Minnesota Hospital Association (MHA) honors George Gerlach with ‘Bruce and Denise Rueban Courage Award’
The Bruce and Denise Rueben Courage Award recognizes an organization or individual who has demonstrated great courage in their actions on behalf of Minnesota’s hospital, patients, and their families. George Gerlach has dedicated his life’s work for nearly 30 years to provide quality health care to the Granite Falls area and has been deeply involved in other organizations such as Medi-Sota and MHA to extend quality health care across the region and the state. George began his professional career as an orderly in the National Guard. He later became a registered nurse, then advanced to a hospital nursing supervisor. While he ultimately advanced his career to the position of Hospital and Nursing Home Chief Executive Officer and Administrator, his focus remains on patient centered care. George is a strong advocate for rural health care in Minnesota; providing leadership support for the Comprehensive Advanced Life Support program, the hospital’s trauma designation, and the Telemedicine/Telestroke program to ensure his community has access to high quality care. George is active in numerous local and statewide organizations. He has been instrumental in driving the new nursing home project for the Granite Falls Municipal Hospital and Manor to help others realize the vision of providing a continuum of care from birth through senior care. Through George’s continuous service to his community and state, he continues to find new ways to provide better patient care for his community.
The criteria for the Bruce and Denise Rueben Courage Award:
As president of MHA for 10 years, Bruce Rueban helped catapult Minnesota hospitals’ reputation into the national health policy arena. He led the effort toward transparency and accountability when Minnesota became the first state in the nation to publicly report adverse health events. In 2006, his vision led MHA to create the first statewide report showing the specific benefits that hospitals provide their communities. Bruce showed exceptional courage working on all of these activities while caring for his wife, Denise, as she struggled and showed personal courage with breast cancer. In 2008, Patsy Riley, who worked with Bruce on many of these efforts when she was at Stratis Health, established this award to recognize Bruce’s outstanding leadership and courage in the Minnesota health care community, as well as his commitment and devotion to his family and wife Denise. Judging is be based on the following criteria:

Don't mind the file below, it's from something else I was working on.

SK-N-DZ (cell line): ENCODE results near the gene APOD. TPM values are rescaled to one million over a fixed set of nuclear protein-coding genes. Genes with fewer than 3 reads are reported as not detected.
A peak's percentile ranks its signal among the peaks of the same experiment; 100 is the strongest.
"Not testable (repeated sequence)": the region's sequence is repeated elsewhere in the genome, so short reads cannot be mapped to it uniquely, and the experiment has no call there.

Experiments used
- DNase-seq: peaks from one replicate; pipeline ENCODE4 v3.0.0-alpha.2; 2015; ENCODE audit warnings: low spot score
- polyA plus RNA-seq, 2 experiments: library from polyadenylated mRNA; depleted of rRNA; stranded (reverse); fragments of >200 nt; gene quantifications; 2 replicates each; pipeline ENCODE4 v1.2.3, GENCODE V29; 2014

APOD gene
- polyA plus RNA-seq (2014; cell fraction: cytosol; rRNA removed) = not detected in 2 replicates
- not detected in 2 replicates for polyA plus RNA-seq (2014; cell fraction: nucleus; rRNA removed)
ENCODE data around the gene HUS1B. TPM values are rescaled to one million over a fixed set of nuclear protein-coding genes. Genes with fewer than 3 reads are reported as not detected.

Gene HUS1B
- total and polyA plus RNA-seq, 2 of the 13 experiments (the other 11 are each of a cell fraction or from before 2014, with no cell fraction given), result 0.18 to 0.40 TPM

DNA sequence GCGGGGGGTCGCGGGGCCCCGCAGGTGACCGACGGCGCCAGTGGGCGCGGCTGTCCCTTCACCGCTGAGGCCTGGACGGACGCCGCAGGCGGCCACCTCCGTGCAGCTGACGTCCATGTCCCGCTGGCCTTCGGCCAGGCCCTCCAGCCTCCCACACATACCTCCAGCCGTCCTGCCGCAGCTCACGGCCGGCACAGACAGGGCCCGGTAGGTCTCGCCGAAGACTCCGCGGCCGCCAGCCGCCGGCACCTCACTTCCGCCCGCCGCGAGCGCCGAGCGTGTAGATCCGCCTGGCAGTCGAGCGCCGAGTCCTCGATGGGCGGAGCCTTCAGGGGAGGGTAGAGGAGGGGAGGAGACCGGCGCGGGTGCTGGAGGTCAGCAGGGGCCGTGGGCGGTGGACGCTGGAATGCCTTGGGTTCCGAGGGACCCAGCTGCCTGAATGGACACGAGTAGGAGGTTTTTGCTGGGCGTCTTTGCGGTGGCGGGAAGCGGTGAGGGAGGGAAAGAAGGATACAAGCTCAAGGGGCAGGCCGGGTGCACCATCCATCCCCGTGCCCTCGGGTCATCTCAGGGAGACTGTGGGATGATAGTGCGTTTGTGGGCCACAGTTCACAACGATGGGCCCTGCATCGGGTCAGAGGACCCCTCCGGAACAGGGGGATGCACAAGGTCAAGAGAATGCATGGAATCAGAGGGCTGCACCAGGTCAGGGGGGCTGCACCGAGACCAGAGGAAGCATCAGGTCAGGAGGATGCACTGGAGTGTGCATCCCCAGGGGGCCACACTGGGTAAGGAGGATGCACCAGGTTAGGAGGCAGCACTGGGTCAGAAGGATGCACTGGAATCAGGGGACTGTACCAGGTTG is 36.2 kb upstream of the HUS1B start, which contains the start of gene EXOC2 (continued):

- Demonstrated leadership and courage in the development of ground-breaking activities to increase patient safety. (20 points)
- Demonstrated leadership and courage that proactively led to a more transparent and open environment for sharing health care information. (15)
Development of programs that showed exceptional attention to issues that focus on improving patient care through advocacy and compassion. (15)
MARCH OF DIMES RECOGNIZES GRANITE FALLS HOSPITAL FOR ITS WORK TO GIVE MORE BABIES A HEALTHY START IN LIFE
Definition of language used in this news release:
- Early term birth: 37-38 completed weeks gestation;
- Full-term birth: refers to 39 to 41 weeks completed gestation;
- Preterm or premature birth: before 37 completed weeks gestation;
Granite Falls Hospital has been recognized for reducing the number of elective inductions and Cesarean deliveries performed before 39 completed weeks of pregnancy. March of Dimes says this will give more babies a healthy start in life. Babies delivered before full term are at increased risk of serious health problems and death in their first year of life.
Babies born just a few weeks early have higher rates of hospitalization and illness than full-term infants. Recent research by the March of Dimes, the National Institutes of Health and the U.S. Food and Drug Administration found that although the overall threat is small, the risk of death more than doubles for infants born at 37 weeks of pregnancy when compared to babies born at 40 weeks, for all races and ethnicities.